The OSPF Routing Protocol

This document provides background information and an application guide to the Open Shortest Path First (OSPF) routing protocol. It highlights the features and benefits of OSPF, describes the Gated OSPF implementation, explains the difference between OSPF and the Routing Information Protocol (RIP), and describes typical OSPF applications. It is meant for managers and network administrators at Internet Service Providers (ISPs), corporations, and other organizations who want to identify the advantages that OSPF can provide their networks. All topics in this paper apply to routing on both the Internet and TCP/IP based private internetworks.


OSPF offers all the functionality of RIP, plus:
  • Variable-length subnet mask (VLSM) support
  • Routing updates without the 30-second "hold-down" period required by RIP
  • Bandwidth optimization including less frequent routing updates and a choice of metrics for defining the best links between routers
  • Up to 255 routed segments between routers
  • Packet authentication of routing updates with both simple password and MD5 authentication

When to Use OSPF

The following are typical scenarios for using OSPF:

When a single router or communications server must accommodate different sized TCP/IP networks. Increasingly, ISPs need to divide or combine subnets to ensure the most efficient use of TCP/IP addresses. This capability, called variable-length subnet masks (VLSM) or "classless" networking, is supported by OSPF. In contrast, RIP does not allow a network to be segmented or combined with others to create networks of different sizes.

When routing changes need to be propagated quickly. RIP can create too much network downtime by taking too long to update routers with network changes; RIP needs a hold-down period to ensure that information it has generated has been properly propagated through the network. If a network has many routers, RIP updates can take several minutes to alert the entire network to the failure of a single router. OSPF updates are much faster than RIP updates. (Note also that sites using "one way out" or default gateways usually are much faster than sites using RIP.)

When more than 15 hops between routers are required. More than 15 hops might be a requirement in some larger networks. RIP will only support 15 hops between routers, but OSPF can support up to 255 hops.

When routing advertisements need to be password-protected to prevent network instability or sabotage. OSPF has packet authentication capability; RIPv1 does not (RIPv2 supports simple and MD5 authentication).

ImageStream's OSPF implementation complies with RFC-1583 with additional support for MD5 Authentication and RFC-1587 (NSSA). OSPF is implemented on all ImageStream routers using GateD routing daemon.

Accessing OSPF Configurations on an ImageStream Router

For the typical OSPF application, only a few commands are required to configure and run OSPF. Each router has complete documentation in the OSPF configuration file that explains the commands below. Figure 1 lists the commands required for typical OSPF setups.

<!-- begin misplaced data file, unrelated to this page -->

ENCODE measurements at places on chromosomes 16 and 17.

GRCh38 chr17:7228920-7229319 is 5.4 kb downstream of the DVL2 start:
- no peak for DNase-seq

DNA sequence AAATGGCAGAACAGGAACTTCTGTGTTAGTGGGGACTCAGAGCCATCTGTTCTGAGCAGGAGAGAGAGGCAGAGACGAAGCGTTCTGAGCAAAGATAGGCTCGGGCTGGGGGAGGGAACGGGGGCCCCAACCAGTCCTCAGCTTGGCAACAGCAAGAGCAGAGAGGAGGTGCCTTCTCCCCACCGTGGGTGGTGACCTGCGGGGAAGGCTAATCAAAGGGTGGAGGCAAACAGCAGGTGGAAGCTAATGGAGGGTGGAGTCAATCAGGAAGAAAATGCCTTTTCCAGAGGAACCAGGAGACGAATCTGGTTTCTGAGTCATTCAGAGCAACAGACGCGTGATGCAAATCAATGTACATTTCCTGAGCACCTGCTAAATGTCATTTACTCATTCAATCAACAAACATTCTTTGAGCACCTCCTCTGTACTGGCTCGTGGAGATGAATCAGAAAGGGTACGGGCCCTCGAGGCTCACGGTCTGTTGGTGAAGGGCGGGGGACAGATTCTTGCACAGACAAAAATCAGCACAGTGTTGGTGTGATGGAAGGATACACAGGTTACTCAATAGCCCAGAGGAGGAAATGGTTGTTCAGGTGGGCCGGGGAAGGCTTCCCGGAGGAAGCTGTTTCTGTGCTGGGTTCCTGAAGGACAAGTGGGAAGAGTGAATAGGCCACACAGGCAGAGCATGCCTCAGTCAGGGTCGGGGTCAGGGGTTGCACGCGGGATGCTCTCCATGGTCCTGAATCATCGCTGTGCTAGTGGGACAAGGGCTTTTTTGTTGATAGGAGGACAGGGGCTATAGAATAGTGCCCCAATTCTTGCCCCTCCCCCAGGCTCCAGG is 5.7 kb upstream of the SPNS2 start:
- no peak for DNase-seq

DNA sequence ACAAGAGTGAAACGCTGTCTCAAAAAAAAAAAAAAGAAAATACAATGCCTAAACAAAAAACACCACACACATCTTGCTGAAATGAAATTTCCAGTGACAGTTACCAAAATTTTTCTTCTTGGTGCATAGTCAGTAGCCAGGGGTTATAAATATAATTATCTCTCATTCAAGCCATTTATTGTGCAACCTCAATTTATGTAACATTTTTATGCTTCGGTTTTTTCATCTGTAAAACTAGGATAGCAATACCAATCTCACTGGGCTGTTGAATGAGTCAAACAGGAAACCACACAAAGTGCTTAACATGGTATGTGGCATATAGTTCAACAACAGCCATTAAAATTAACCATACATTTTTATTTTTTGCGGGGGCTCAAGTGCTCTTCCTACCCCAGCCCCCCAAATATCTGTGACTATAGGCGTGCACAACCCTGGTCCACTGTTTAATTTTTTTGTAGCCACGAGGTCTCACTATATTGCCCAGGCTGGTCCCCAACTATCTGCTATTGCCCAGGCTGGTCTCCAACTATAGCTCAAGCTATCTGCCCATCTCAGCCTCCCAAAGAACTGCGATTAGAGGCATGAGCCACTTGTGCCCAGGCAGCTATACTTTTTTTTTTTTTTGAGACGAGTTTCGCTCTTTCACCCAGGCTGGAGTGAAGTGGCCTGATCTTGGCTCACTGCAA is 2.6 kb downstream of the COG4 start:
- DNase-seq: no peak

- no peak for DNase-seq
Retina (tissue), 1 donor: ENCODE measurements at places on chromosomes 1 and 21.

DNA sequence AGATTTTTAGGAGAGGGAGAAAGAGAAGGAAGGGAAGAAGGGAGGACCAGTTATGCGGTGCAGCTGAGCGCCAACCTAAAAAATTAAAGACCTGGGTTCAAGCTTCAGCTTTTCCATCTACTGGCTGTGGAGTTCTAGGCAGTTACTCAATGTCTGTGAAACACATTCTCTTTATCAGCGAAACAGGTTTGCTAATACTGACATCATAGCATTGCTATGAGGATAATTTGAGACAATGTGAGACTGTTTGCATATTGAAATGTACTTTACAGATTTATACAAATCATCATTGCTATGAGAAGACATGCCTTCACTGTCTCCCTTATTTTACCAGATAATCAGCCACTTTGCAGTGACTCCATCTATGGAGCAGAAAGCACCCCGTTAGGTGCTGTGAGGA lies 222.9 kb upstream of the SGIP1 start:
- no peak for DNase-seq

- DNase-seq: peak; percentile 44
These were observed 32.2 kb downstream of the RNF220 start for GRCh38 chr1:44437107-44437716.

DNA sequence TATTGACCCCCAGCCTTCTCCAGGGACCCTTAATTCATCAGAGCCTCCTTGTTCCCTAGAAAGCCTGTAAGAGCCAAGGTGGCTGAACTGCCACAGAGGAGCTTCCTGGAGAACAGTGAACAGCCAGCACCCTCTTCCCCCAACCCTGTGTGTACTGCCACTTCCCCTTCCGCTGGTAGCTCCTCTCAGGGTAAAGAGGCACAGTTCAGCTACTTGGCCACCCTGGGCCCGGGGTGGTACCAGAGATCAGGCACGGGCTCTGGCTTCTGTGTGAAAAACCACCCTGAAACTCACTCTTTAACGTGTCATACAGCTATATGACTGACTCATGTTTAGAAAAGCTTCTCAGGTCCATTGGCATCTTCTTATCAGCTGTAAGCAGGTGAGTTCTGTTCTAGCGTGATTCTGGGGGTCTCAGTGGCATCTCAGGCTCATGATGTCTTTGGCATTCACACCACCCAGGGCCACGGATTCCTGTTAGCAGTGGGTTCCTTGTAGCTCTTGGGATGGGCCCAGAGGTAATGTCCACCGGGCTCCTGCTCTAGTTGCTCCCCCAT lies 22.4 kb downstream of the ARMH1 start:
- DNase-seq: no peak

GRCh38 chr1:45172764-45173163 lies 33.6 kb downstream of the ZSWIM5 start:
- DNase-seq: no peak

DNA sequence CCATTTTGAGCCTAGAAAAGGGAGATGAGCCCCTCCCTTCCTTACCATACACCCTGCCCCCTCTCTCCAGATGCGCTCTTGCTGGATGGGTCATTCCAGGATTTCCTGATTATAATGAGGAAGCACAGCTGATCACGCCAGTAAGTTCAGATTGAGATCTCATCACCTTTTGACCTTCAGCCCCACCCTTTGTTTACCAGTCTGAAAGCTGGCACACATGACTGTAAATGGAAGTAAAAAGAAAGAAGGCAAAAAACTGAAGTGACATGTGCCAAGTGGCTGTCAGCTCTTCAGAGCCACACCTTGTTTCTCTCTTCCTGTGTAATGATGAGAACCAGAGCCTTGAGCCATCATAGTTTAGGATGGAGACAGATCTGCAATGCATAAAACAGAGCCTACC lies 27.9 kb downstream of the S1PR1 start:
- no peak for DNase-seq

interface Serial1 cost 5 {
      enable ;
      priority 15 ;
      hellointerval 10 ;
      routerdeadinterval 40 ;
      retransmitinterval 5 ;
    } ;
Figure 1. Command strings required for typical OSPF setup on a single interface.

OSPF and RIP Background

Routing protocols define the rules that routers use to communicate with each other. Routing protocols dynamically provide the network topology information necessary to choose paths amongst routers, allowing routers to automatically choose routes, and to alter them when network changes occur. Beyond these basics, routing protocols vary greatly in design, capability, implementation, and impact on network infrastructure.

The most widely implemented routing protocol is the Routing Information Protocol (RIP). RIP was the first common TCP/IP routing protocol and is supported by most routers. RIP became a component of TCP/IP when it was included with Berkeley Standard Distribution (BSD) UNIX in 1982. Even though RIP has many limitations, RIP's simplicity and interoperability have spurred its implementation in TCP/IP networks worldwide.

In today's complex internetworking environments, especially on the Internet, RIP's limitations have become most apparent. RIP does not scale well to larger networks, consuming large amounts of network bandwidth. Also, RIP lacks several key features that can make today's networks much more responsive and flexible.

The OSPF routing protocol was developed to overcome many of the limitations of RIP. Although the current version of OSPF was first formalized in 1991, OSPF has become more widely deployed only recently. Larger ISPs and corporations alike are beginning to require the broad feature set offered by OSPF. In contrast to RIP, OSPF scales to larger networks. It's faster, generally places much less strain on the network, optimizes throughput, and adapts more easily to existing internetworking needs.


The fundamental difference between OSPF and RIP is that they are based on two different algorithms. OSPF is based on the Dijkstra link-state algorithm. RIP is based on the Bellman-Ford distance-vector algorithm. Using OSPF's link-state algorithm, every router maintains a similar network map identifying all links between neighbors. Best paths are calculated from these maps. OSPF also ensures that updates sent to neighboring routers are acknowledged by neighbors, verifying that all routers have consistent network maps. Using RIP's distance-vector algorithm, every router creates a unique routing table identifying the best path from itself to all other routers in the network.